This course includes:
Badge on Completion
Certificate of completion
There are so many potential hazards at a construction site, and personal protective equipment (PPE) is one of the workers’ primary lines of defense. Each item is designed to minimize exposure to certain risks of injury or illness, as well as the damage caused by those hazards in the event of a mishap.
PPE for Construction Crews
- Hard hats – These are essential at most construction sites. They protect against head injuries related to swinging or falling objects, striking the head against something, or accidental head contact with an electrical hazard. Hard hats should be inspected for dents, cracks, and other damage prior to each use; damaged ones should never be worn.
- Foot protection – This often refers to steel-toe boots. Work boots should be worn on a site that protects against crushed toes due to heavy or falling equipment or materials. They also need puncture-resistant, nonslip soles, as work surfaces can have sharp objects on them, and slips are a major hazard at the job site.
- Hand protection – Different types of work gloves are best suited to particular tasks and risks at construction sites. For example, there are heavy-duty leather and canvas gloves for protection against cuts and burns, welding gloves for welders, heavy-duty rubber gloves for working with concrete, insulated gloves with sleeves for working with electric hazards, and chemical-resistant gloves for working with chemical agents.
- Work pants and work shirts – Workers should protect their full legs, full arms, and torso against cuts, scrapes, burns, and other superficial injuries with thick, flexible work pants and shirts. These should fit closely and never be baggy while allowing for maximum mobility.
- Face and/or eye protection – Safety glasses or face shields should be worn whenever there is a danger of flying debris or harmful dust getting in the eyes. Cutting, grinding, welding, chipping, and nailing are some activities that necessitate protective eyewear. Along with basic safety glasses, some other protective wears for the face include welding shields, chemical splash goggles, and dust goggles.
- Hearing protection – Chainsaws, jackhammers, and other tools and heavy equipment create noise levels that can damage workers’ hearing—particularly with prolonged exposure. Pre-molded or formable earplugs are usually the best bet, but acoustic foam-lined ear muffs that tightly seal against the head can work well too.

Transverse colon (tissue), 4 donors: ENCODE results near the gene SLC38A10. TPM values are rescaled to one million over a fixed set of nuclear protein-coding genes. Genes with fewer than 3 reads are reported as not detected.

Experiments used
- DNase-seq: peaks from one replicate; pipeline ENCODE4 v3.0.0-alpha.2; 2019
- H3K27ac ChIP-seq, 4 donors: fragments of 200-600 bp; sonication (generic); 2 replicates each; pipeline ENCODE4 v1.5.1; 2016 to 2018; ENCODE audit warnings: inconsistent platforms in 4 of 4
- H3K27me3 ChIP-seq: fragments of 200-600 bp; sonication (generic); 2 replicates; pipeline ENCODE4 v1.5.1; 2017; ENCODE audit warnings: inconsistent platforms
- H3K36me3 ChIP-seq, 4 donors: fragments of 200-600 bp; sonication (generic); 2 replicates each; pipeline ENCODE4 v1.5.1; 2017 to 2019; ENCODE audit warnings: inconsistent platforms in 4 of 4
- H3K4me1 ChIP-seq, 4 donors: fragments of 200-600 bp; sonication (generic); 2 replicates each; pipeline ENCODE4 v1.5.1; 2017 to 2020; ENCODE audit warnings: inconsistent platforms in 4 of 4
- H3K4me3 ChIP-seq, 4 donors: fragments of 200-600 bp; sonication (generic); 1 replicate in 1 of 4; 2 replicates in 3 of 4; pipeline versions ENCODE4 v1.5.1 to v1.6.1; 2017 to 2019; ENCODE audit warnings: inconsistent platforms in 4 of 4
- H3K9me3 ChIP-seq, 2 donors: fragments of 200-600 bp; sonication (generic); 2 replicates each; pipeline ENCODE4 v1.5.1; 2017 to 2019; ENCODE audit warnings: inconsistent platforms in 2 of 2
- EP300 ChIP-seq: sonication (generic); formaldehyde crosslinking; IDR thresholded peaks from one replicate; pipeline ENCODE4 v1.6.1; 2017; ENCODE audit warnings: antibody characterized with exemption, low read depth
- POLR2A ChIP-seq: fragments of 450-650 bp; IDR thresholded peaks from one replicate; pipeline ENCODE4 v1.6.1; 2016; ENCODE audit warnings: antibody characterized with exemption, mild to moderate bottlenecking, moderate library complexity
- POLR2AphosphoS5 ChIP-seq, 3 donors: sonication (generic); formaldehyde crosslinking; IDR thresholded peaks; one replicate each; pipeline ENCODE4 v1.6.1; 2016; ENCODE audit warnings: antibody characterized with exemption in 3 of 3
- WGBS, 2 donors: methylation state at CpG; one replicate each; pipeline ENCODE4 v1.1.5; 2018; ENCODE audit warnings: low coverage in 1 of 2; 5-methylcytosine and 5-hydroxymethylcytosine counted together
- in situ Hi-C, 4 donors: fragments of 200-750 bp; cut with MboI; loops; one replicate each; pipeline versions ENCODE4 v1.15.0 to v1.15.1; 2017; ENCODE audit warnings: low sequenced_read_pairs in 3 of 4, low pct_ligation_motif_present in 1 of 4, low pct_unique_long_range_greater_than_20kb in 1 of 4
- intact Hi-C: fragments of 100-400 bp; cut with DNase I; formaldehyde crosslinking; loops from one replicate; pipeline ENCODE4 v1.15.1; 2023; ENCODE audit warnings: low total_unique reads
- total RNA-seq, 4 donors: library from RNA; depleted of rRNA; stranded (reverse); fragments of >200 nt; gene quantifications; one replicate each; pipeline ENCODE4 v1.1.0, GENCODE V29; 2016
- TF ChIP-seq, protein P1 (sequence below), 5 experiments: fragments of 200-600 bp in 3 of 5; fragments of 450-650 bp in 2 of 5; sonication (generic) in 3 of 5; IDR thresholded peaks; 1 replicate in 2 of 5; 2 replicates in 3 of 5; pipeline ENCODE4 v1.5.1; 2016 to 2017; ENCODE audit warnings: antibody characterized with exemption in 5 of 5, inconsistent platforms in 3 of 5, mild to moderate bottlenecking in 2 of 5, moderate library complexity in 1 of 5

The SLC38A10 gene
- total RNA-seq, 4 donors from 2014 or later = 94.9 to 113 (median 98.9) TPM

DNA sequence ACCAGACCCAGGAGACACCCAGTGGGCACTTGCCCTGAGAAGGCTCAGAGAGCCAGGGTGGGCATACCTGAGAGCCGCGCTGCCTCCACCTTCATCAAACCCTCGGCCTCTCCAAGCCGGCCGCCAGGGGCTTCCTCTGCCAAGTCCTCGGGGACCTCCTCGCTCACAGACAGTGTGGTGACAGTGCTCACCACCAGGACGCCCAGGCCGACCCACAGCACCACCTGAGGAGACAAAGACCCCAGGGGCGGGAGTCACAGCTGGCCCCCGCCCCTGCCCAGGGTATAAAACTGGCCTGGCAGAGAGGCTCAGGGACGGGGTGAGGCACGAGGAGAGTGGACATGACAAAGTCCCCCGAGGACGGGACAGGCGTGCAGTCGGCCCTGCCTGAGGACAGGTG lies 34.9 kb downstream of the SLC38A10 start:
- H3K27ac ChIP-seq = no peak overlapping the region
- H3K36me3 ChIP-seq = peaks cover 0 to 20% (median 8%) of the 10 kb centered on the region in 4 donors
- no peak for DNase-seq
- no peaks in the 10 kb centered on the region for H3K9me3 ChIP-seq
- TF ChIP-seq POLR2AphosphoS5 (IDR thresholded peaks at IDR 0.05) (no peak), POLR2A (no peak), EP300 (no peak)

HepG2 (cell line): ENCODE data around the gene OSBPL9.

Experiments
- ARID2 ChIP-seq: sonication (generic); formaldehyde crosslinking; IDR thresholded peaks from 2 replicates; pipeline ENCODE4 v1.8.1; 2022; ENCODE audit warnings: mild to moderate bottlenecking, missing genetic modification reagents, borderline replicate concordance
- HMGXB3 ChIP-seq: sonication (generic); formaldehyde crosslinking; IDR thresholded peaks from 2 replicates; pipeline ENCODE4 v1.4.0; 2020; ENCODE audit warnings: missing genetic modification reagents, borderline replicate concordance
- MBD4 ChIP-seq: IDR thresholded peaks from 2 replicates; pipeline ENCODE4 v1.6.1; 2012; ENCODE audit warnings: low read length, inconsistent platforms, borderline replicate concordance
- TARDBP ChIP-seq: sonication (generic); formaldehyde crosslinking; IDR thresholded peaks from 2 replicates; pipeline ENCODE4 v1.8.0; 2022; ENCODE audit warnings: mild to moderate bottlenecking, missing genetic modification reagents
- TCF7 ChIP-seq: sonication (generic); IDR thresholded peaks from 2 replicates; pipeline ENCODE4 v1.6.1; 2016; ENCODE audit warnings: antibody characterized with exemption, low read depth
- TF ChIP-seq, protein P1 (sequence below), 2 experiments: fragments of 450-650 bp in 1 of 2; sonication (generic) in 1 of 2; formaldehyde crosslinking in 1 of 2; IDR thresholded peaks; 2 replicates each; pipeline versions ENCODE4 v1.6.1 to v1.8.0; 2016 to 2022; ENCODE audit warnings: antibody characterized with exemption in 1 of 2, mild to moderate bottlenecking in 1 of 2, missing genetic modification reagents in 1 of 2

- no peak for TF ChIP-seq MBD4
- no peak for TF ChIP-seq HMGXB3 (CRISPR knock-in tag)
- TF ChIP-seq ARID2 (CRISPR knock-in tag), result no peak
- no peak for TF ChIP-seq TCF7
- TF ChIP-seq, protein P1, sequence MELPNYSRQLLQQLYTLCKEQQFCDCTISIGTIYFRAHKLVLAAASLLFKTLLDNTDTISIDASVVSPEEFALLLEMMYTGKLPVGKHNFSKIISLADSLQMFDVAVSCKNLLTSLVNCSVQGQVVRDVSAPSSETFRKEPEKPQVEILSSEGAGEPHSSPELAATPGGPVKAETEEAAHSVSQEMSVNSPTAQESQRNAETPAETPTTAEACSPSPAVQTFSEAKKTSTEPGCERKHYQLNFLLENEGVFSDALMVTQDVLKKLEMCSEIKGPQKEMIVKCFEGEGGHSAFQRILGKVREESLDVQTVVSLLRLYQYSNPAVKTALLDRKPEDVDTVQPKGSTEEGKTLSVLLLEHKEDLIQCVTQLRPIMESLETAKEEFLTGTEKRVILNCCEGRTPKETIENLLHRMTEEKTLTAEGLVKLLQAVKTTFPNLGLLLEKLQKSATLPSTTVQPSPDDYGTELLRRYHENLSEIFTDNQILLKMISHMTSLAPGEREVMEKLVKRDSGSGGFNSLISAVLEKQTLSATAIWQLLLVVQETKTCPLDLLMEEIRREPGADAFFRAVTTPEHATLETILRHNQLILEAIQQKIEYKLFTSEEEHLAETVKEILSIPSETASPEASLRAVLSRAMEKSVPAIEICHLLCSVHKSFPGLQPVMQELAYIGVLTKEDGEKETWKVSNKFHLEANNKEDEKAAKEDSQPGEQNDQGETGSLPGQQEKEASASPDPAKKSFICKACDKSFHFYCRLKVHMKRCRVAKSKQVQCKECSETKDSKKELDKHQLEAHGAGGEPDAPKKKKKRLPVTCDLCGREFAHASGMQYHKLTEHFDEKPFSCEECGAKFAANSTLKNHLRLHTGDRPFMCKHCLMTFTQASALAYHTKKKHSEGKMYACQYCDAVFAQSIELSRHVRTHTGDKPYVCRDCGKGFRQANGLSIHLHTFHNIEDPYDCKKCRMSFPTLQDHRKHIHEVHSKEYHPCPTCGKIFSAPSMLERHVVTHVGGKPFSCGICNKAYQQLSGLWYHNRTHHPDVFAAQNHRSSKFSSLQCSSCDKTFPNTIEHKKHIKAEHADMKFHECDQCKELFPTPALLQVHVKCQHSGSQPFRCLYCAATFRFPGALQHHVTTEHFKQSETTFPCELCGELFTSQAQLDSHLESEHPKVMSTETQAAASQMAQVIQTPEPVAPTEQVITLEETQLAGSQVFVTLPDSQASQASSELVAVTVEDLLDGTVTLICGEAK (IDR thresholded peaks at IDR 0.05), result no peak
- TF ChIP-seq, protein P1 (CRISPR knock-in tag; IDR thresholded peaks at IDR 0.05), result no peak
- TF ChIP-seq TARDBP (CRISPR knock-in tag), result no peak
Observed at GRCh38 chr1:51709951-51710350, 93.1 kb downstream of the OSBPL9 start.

- Reflective/high-visibility garments – Brightly colored and/or reflective jackets, vests, or other upper-body clothing is important for worker visibility. It’s generally advisable to wear it at all times at a job site, but it’s especially crucial along active roadways, in low lighting, and for dusk and nighttime work. In certain circumstances, it’s mandated by OSHA.
Other Personal Protective EquipmentThis certainly doesn’t cover all types of PPE. Personal fall protection, for example, is an entire class of personal protective equipment. There are numerous varieties for all types of elevated construction work. Respiratory protection is another important class at sites where workers are exposed to airborne hazards. Again, every job site and every task must be individually assessed for potential dangers, and workers must be made to wear appropriate personal protective equipment for the situation.
- PPE 00:10:00
- Who pays for PPE 00:10:00
- Correct use of PPE 00:10:00
- Hazards of PPE 00:10:00
- Impaired 00:10:00
- Adequate Protection 00:10:00
- Written PPE Program 00:10:00
- Comprehensive PPE Program 00:10:00
- What is PPE? 00:15:00
- Head Injuries 00:10:00
- Head Protection 00:10:00
- Protective Hat Types 00:10:00
- Helmets Construction 00:10:00
- Helmet Inspection and Maintenance 00:10:00
- Eye and Face Protection 00:05:00
- Why use Hand Protection 00:10:00
- Types of Hand Protection 00:00:00
- Why Foot Protection 00:10:00
- Types of Foot Protection 00:00:00
- Personal Protective and Lifesaving Equipment for Construction Test 00:45:00
About the instructor